Mr. Sterling Bennett’s OBITUARY
What follows is the text of the funeral address given by the Most Reverend Duane Allgood on the occasion of Sterling Bennett’s journey from this world to the next, given last Saturday at the First Unitarinan Church on Pitts Road.
Let us stand, to commemorate the soul of one of us who has recently departed.
Sterling Bennett, Assistant Mosquito Control Commissioner and son of Gustav Bennetov and Josephine Moreland, of Bavaria, Germany and Cork, Ireland, passed on unexpectedly, on Saturday last, due to an accident, while mowing on Peck’s Hill.
His estranged wife Harriet Perkins, a paraplegic, who sat in the field, was helpless to prevent Mr. Bennett from killing himself with the cutterbar of his 1954 gray four-cylinder Ford tractor. According to Mrs. Harriet Perkins, who is the widow of Clarence Perkins–her first husband, the former principal of South Otselic Elementary, Mr. Bennett inadvertently mowed off the two rear legs of his Irish Setter, Sam, as the dog ran through the high rye grass, barking at a rabbit or perhaps the tractor. Seeing the dog crawling ahead of the cutterbar, spurting blood, and not wanting to turn off the tractor which only started with great difficulty—and entirely forgetting to take the machine out of gear, Mr. Bennett is said to have jumped from the moving tractor, stumbled, then picked the dog up in his arms.
According to Harriet Perkins, a stream of blood from the dog struck Mr. Bennett in the face, blinding him. He is said to have lost his direction and to have stumbled back into the path of the advancing tractor, which, with the over-sized teeth on the cutterbar, cut limbs from his body as he stumbled backward, still holding the injured dog.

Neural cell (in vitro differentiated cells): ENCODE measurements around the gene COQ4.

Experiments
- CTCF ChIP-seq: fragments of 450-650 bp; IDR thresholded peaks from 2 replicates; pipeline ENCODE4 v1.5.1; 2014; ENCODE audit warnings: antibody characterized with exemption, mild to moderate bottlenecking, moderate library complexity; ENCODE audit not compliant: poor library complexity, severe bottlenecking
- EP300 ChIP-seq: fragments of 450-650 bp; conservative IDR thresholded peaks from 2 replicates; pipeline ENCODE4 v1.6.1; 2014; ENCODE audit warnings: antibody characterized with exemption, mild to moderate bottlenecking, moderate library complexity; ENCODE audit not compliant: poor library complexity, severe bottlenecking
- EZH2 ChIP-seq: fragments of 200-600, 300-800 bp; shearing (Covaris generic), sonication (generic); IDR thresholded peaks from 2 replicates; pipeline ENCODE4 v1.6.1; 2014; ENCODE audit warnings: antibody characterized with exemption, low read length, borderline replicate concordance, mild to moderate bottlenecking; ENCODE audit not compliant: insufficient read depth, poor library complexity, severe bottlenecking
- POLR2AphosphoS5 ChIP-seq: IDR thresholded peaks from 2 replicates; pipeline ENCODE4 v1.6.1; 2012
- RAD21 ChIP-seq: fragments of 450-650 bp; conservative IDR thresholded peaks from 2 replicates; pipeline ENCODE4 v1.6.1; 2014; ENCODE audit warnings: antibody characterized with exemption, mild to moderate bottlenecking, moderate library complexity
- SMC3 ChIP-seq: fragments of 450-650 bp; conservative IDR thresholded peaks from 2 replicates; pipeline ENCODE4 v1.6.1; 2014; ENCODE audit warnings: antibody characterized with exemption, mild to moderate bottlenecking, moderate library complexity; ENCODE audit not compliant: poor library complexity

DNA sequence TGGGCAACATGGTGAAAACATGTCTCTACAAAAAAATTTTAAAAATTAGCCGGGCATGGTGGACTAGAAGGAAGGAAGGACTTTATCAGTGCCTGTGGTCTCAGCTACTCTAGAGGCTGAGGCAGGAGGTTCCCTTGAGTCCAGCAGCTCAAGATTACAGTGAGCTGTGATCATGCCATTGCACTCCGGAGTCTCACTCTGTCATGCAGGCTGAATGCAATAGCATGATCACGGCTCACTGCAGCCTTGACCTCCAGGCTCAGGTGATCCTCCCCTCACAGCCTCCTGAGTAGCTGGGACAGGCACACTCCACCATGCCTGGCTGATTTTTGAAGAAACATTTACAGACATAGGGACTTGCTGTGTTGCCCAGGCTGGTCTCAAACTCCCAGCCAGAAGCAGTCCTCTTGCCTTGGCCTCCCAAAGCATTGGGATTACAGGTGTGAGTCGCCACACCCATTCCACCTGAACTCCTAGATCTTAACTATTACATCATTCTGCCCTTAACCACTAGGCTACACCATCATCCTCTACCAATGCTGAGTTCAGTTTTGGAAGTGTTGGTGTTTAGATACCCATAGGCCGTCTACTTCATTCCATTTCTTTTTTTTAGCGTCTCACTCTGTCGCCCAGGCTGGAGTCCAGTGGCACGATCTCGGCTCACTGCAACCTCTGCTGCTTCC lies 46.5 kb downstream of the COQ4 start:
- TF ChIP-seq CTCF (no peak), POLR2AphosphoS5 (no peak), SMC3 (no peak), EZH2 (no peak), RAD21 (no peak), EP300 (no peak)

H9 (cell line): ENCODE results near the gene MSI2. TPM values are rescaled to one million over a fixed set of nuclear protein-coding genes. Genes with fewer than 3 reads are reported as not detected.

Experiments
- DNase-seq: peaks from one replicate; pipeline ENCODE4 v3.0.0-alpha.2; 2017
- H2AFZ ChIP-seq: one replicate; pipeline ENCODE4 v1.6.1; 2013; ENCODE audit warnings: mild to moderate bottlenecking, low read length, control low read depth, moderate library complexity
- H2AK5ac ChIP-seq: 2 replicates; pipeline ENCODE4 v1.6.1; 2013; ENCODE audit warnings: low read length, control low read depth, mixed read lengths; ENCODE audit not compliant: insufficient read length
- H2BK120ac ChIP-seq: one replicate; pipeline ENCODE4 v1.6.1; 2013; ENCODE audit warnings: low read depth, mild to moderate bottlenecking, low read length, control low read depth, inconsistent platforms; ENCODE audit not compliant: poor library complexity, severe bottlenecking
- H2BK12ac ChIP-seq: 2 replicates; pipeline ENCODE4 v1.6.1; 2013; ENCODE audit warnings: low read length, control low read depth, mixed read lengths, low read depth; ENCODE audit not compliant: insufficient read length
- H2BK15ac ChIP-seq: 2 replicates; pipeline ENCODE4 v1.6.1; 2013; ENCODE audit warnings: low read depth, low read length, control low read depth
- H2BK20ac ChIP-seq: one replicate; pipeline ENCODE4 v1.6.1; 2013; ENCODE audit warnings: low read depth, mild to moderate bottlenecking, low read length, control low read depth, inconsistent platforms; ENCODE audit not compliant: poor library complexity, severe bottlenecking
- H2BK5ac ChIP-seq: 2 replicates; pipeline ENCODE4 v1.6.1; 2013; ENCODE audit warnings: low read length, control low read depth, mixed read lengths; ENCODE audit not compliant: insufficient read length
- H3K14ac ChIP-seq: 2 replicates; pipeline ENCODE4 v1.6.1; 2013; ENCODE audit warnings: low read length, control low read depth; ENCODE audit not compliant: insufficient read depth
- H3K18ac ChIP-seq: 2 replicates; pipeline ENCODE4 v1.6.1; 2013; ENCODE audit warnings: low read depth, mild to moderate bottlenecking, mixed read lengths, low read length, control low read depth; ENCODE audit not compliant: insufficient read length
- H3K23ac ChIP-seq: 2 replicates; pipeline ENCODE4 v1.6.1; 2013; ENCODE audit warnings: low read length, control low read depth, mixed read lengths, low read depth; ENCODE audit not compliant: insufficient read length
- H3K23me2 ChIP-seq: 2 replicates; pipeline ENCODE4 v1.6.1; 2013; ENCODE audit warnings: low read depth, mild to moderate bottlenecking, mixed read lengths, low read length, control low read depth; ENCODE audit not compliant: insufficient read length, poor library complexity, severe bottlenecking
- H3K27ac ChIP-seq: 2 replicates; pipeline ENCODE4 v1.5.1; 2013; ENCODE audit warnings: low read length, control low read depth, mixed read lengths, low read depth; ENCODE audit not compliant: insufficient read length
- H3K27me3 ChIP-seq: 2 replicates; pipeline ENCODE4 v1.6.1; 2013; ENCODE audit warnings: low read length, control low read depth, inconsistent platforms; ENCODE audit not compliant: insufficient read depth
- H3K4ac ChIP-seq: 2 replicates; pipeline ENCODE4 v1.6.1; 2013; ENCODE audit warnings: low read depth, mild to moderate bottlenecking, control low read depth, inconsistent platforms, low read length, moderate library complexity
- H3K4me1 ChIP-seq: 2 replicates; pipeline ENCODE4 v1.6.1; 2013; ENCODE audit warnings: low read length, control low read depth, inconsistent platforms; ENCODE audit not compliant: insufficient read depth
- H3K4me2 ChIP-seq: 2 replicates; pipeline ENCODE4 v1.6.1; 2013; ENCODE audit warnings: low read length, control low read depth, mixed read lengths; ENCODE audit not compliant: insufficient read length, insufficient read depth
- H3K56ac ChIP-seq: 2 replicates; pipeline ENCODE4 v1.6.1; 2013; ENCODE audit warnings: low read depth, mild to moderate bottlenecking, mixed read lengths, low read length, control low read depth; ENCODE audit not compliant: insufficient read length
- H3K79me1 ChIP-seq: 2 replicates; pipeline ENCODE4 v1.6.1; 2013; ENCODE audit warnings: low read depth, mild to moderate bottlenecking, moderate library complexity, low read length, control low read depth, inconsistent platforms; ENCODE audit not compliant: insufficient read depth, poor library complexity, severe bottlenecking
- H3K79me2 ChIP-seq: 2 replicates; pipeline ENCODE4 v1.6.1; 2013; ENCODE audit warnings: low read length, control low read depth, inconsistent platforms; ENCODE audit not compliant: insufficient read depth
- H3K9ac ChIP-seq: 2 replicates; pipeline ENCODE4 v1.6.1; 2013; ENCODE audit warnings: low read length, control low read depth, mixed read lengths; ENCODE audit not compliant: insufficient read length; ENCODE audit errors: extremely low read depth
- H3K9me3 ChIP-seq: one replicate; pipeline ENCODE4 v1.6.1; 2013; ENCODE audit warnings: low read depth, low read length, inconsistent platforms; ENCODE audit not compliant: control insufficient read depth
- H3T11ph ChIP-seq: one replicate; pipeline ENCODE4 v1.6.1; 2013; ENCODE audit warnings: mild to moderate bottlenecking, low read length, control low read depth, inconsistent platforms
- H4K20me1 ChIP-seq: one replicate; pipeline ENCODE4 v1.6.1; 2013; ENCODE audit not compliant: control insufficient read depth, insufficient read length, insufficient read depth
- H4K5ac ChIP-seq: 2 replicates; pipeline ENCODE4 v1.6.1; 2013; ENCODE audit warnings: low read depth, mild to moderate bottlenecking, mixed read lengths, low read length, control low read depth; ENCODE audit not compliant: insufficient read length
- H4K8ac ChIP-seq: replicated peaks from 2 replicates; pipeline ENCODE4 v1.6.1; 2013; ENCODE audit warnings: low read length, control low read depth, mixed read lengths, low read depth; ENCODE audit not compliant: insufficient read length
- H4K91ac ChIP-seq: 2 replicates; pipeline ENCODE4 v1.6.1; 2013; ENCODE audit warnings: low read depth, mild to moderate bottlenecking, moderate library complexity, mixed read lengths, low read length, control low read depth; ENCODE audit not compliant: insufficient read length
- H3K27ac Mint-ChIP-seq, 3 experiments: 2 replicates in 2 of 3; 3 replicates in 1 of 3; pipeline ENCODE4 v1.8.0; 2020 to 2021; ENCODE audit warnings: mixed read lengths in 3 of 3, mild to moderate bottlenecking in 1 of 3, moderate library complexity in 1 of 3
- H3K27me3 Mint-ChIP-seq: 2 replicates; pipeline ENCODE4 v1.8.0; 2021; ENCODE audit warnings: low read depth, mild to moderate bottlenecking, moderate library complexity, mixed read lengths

Mrs. Perkins reported Mr. Bennett kept appearing above the rye, then falling as if someone had tripped him. Each time he appeared lower, until he didn’t get up at all again.
Firemen who reached the scene–coming directly from the Founders’ Parade at Beaver Meadow–found the tractor at the bottom of Pitcher’s Gorge, upside down on the dirt road and burned as black as night, having fallen fifty feet over Indian Leap Cliff. Mr. Bennett and the setter Sam were both at the scene, attached to the cutterbar and charred beyond recognition.
The fire was reported by Mrs. Dolores Higgins, who was returning with her daughters along the Gorge road, who are from North Pitcher. State Police found Mrs. Harriet Perkins in the Peck’s Hill rye field several hours later. She was said to be suffering from evening Fall chill and showing but a faint heart pulse. Dr. John Ward said she was suffering from depression due to the accident.
Mr. Bennett is survived by his companion, Mertle Wasent, a philosophy student at Mission University, and by his two sons, Markus and Dylan, a photographer in California and a reporter in Sidney, Australia.
Interment will be held at the First Presbyterian Church on Sunday, November 9, which is tomorrow so you’ll all be able to attend. Flowers should not be sent to her or the sons, as Miss Wasent is allergic to them. Trustees of the church will meet after the services. Members are reminded to bring refreshments, as usual.
Let us pray, please.
Oh, Great Lord of the Heavens, accept this man’s soul into Your bright rye fields, just as You accept what is left of him and Sam into the perfumed bosom of Your perfect earth. And may what was once their noble heads lie between Your sweet breasts, Lord. And may You cool the fires which burn in them– with the white softness of Your arms, Lord.
May You uplift him and Sam, and put them on their feet again, along the flight paths to Your Wide Heaven.
And, Lord, may You be as merciful to those of us who are still down here mowing and dashing through Your rye fields.